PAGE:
Much has happened in the world of information governance since 2012. I use 2012 as my yardstick because that’s when the original CGOC Information Governance Process Maturity Model was created. The writers and working group members who put it together were experts and visionaries, and as such, over the last five years, the model has retained its place as the industry’s indispensable guide to building and measuring a comprehensive Information Governance program.
Now, however, with almost weekly announcements of breaches at large corporations and the government, organizations no longer wonder “if” they will be hacked, just “when,” and they take the threat much more seriously. Meanwhile, governments and the business community have placed an increasing emphasis on a person’s right to data privacy.
Another key development is the increasing acceptance of the science behind analytics and machine learning. The obstacle they now face is how to collect and use data legally, ethically and within the parameters of their compliance structure. This has led to the emergence of the Chief Data Officer (CDO), who leverages, protects, and promotes an organization’s rapidly growing data assets, ensuring quality and provenance.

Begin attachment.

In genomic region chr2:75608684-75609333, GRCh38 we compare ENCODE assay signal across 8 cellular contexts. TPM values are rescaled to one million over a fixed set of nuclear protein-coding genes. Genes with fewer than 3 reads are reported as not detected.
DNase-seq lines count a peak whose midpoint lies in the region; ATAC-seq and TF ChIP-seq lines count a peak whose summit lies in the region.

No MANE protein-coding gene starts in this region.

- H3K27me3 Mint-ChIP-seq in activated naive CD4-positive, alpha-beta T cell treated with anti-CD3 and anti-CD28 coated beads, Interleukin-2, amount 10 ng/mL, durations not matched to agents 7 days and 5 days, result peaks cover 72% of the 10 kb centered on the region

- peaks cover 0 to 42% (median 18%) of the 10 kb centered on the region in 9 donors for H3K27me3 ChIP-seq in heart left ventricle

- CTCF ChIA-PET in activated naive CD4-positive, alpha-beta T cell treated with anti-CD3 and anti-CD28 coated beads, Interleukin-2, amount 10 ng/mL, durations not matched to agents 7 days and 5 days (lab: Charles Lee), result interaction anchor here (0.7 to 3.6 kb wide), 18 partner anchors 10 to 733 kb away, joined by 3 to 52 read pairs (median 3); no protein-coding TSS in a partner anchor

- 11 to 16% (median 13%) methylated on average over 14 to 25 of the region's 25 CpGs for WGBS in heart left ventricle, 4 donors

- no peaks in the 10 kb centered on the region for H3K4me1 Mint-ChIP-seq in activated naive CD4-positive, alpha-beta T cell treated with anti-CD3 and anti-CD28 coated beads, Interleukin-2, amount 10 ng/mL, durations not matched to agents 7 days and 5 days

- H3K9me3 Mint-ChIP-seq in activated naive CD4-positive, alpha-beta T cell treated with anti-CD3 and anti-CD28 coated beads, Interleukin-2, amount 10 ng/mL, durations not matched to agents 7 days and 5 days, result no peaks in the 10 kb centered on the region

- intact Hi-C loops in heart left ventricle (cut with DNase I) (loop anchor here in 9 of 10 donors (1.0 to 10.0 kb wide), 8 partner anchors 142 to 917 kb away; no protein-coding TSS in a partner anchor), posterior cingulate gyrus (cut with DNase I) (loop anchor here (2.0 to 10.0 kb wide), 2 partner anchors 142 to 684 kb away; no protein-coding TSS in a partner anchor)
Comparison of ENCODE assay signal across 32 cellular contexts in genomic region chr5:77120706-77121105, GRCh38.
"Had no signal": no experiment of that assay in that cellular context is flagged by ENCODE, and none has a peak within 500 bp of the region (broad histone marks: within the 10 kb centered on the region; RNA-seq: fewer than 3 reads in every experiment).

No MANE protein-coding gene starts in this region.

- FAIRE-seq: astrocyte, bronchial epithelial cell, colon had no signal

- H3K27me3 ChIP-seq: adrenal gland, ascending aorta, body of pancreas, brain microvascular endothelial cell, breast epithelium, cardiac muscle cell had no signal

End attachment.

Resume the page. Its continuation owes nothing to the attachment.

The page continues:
Cloud adoption has been another significant shift over the last five years as it continues to get cheaper and easier to outsource data to someone with the infrastructure to handle it. However, with that come IG challenges, including those around classification, over-retention, Shadow IT and geolocation.
As a result of these shifts and trends, it became necessary to update the CGOC Information Governance Process Maturity Model, revising some old processes and adding new ones to guide practitioners through the developments. The new Cloud Computing process ensures Information Governance safeguards are applied to non-traditional procurement and provisioning channels such as cloud services. The Data Quality and Data Lineage process focuses on ensuring data is accurate and fit to serve its intended business or compliance purpose. The Privacy and Data Protection Obligations section now reflects evolving data privacy concerns, including the impact of the GDPR. The cost lever, Data Security: Cost Reduction through Process Maturity, helps organizations measure the impact process improvements can have on the per record cost of a data breach.
Updated by Heidi Maher, Executive Director, and Jake Frazier, Faculty Chair, of the CGOC, the latest release of the guide includes the following:
Three additional processes relate to data security best practices:
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